- The concept of one authentic identity/representation is problematic because cultures and traditions are not tightly bounded; they are fluid and many times hybrid. One Asian American’s experience of growing up in the US is not the same as every other’s.
- When we think about writing fiction, the idea of authenticity is often entangled with the idea of experience. “Write what you know,” etc. However, nobody expects a writer to go out and kill people before she writes murder mysteries.
- Talk is cheap. Everyone says, "I'm all for diversity!" But being in favor of diversity in theory is literally pointless. In today's world, the only way it happens is if you consciously make it happen. We all need to be aware of this issue -- in our own works and in the works of others. If the characters you're writing (and reading) are exactly like you, it's worth asking yourself, "Why might that be?"
- Along those lines, there is no one minority experience of anyone -- not of blacks, not of gays, not of the disabled. What we're talking about are the experiences of individuals -- individual characters, in fact. I really do get why minorities are protective of the way they're portrayed -- they've often been oppressed, ridiculed, and/or stereotyped, usually for centuries. But again, when we're talking about a book or movie, we're talking about individual characters, not entire groups. No one is "representative" of anything. And besides, art is about making connections and finding the emotional heart in a character and situation anyway; it's not about literal "truth."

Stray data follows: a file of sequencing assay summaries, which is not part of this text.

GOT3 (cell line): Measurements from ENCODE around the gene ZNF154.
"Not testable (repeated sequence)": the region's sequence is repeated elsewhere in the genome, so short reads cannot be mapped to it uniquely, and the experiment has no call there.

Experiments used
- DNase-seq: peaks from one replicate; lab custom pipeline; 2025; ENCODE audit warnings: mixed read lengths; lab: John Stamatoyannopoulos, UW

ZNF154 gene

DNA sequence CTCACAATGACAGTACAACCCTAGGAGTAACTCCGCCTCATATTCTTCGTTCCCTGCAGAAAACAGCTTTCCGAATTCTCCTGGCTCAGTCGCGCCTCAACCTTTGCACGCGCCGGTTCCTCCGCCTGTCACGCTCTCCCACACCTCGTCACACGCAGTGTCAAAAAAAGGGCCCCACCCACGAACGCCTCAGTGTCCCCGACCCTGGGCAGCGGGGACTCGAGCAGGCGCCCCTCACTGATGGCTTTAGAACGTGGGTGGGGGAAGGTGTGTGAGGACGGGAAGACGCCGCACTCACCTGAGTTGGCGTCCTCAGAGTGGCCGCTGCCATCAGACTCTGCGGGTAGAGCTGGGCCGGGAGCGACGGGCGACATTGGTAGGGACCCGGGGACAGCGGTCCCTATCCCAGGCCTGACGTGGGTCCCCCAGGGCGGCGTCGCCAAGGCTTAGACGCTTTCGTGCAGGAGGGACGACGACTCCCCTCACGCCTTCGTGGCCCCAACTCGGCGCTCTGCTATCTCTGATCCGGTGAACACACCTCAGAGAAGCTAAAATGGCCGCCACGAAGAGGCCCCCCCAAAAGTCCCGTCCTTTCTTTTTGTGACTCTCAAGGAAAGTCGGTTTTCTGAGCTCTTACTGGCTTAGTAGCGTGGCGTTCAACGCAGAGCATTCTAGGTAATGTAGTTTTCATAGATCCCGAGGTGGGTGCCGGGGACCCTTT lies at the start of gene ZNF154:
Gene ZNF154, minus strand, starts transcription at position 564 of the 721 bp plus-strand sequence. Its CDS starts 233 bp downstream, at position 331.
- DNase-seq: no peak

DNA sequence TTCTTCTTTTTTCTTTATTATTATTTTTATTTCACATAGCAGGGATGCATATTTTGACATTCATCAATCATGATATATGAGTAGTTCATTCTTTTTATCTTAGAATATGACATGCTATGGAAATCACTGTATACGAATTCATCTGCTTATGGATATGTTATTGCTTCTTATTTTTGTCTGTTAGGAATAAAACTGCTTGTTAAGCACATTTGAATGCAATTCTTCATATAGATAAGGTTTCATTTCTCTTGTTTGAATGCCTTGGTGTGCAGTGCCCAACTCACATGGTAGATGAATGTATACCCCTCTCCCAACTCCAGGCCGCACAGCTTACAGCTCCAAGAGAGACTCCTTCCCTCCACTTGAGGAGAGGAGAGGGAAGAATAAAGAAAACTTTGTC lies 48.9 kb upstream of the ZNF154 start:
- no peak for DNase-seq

In other news, Sea Lion Books' graphic novel, Pariah, now has a series of trailers. My favourites are Sam's because he's created some interesting tech, and Barclay's, because he's angry and sarcastic and he has a plan. His video is embedded here as it gives more plot details than the others.
And last but not least, 360 Sound and Vision Entertainment is currently filming Cybornetics:
a futuristic science fiction feature film about a group of scientists, working for the United States government, who transform Charles Benjamin, a small time hustler, into a cyborg. The film stars Raw Leiba, of Conan The Barbarian, and Justiin A. Davis of HBO's Boardwalk Empire.